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Lawman likes eye in sky as monitor

- The Washington Times - Friday, April 29, 2005

If a kite appears to be following you in La Plata, Md., it very well may be.

The Charles County Sheriff's Office recently monitored a gathering of motorcycle riders by launching a remote-control aerial camera to watch for emergencies or troublemakers.

An official said yesterday the battery-powered spy plane was launched as a test run and that he's not sure whether the agency will buy the craft -- but the results were good.

?I liked what I saw,? said Lt. Chris Becker, the agency's commander of homeland security and intelligence. ?A tactical operations team member could readily carry it in the trunk of his patrol car and assemble it in just minutes.?

Still, not everybody is pleased with the mini spy plane, marketed by Cyber Defense Systems Inc. and sold regionally by Applied Techniques Corporation.

Susan Goering, executive director of the ACLU of Maryland, said devices such as CyberBug are an intrusion on a citizen's civil rights.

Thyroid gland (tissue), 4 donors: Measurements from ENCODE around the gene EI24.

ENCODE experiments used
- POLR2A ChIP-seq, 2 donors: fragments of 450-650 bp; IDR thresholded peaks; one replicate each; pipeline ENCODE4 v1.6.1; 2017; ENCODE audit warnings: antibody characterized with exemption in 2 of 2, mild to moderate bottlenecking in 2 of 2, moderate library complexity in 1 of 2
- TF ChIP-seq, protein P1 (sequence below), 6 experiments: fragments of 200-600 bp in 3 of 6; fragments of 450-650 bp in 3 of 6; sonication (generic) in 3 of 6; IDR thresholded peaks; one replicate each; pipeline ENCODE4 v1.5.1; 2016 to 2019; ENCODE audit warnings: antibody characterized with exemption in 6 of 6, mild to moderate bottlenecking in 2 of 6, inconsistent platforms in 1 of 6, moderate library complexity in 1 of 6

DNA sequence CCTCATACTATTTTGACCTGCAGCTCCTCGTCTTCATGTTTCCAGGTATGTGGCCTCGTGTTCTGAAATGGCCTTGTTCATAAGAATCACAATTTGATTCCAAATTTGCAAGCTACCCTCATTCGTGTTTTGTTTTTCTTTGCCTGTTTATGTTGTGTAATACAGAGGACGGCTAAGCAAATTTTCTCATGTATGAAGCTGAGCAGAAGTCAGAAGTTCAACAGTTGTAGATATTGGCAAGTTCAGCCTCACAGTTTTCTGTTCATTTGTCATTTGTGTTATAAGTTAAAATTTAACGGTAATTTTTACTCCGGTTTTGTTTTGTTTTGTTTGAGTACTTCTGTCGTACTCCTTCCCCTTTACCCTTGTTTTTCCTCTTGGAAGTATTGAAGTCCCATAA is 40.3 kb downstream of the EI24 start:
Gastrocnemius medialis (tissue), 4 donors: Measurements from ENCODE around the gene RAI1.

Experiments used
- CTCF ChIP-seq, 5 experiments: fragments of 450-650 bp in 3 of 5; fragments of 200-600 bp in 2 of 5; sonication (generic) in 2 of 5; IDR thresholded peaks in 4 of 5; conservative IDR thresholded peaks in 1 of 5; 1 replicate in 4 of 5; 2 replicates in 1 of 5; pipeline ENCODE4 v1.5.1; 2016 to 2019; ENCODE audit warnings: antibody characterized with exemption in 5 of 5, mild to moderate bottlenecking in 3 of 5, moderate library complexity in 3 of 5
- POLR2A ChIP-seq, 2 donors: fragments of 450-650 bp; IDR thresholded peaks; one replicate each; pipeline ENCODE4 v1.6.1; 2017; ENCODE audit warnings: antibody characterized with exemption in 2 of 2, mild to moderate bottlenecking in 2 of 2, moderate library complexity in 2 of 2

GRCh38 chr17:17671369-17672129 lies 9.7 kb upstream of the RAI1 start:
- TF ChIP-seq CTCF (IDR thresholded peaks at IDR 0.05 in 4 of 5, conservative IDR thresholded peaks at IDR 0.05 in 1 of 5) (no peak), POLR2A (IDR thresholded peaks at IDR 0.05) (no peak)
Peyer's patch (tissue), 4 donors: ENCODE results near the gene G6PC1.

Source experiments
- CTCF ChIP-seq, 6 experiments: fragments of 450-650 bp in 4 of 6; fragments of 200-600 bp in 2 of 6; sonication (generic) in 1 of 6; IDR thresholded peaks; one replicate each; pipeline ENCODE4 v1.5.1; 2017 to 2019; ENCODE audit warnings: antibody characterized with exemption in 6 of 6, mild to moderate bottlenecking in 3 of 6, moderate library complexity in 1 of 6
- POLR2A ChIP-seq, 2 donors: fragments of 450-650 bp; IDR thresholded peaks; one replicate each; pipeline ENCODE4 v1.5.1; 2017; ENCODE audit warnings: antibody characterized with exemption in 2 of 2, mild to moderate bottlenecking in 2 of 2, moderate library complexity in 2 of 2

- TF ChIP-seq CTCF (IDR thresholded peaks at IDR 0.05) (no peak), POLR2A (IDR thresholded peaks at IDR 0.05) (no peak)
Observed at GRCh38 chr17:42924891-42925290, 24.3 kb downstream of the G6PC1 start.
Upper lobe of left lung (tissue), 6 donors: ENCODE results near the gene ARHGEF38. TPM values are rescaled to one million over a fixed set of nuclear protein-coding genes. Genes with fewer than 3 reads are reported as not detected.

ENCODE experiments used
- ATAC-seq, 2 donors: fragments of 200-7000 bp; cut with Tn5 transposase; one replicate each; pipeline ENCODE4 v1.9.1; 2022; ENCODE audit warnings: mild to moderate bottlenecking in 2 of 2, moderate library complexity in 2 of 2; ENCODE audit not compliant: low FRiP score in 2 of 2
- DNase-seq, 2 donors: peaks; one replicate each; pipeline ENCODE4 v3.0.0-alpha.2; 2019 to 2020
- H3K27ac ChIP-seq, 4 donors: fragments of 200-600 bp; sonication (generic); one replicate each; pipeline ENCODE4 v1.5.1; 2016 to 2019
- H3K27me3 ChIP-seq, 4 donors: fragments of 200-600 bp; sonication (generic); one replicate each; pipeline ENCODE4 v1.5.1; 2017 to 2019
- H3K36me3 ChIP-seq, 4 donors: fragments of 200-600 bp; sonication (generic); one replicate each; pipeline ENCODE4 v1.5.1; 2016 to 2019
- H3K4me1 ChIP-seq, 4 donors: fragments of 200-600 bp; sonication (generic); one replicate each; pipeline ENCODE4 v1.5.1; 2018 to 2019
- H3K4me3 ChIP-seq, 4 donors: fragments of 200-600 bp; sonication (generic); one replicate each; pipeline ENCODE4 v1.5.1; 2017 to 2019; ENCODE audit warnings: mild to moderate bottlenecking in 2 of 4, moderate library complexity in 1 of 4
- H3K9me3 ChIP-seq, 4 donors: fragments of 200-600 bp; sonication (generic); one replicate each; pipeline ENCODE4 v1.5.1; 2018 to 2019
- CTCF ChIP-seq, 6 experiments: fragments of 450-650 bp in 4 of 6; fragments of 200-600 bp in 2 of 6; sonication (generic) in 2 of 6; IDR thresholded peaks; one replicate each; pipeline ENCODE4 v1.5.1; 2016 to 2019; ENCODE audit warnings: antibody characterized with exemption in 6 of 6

?The concern is, obviously, a privacy issue, but also that the constitutional right to assemble is being chilled," Miss Goering said. "We are fast approaching the time when the government will be monitoring our every move."

She also said the issue is of special concern when citizens rally against the government.

"Dissent in this country is the lifeblood of democracy," Miss Goering said. "If someone is attending an event that's [anti-government], they should be able to do so without fear the government will retaliate in some manner."

Lt. Becker said the "CyberBug" went on two 30-minute flights April 17 over the 12th annual Southern Maryland "Blessing of the Bikes" at the Charles County Fairgrounds, which organizers said was attended by about 8,000 people.

"I was quite impressed with how easy it was to launch and how well it monitored the area," he said. "Besides crowd and traffic control, I see law enforcement using the CyberBug in a multitude of applications especially when it comes to crime fighting and homeland security."

A base-model CyberBug costs $7,500 and can be placed in a stationary position or controlled with a joystick device. It can stay in the air for more than three hours and comes with a variety of features -- including the camera, a global positioning system and an explosive trigger for qualified customers.

Cyber Defense Systems is marketing CyberBug as a low-cost way for law-enforcement agencies, military forces, business owners and state or local governments to monitor their properties, including potential terrorist targets.

Lt. Becker said Sheriff Frederick E. Davis will make the decision on whether to buy the CyberBug and that he knows of no other agencies in the region that have it.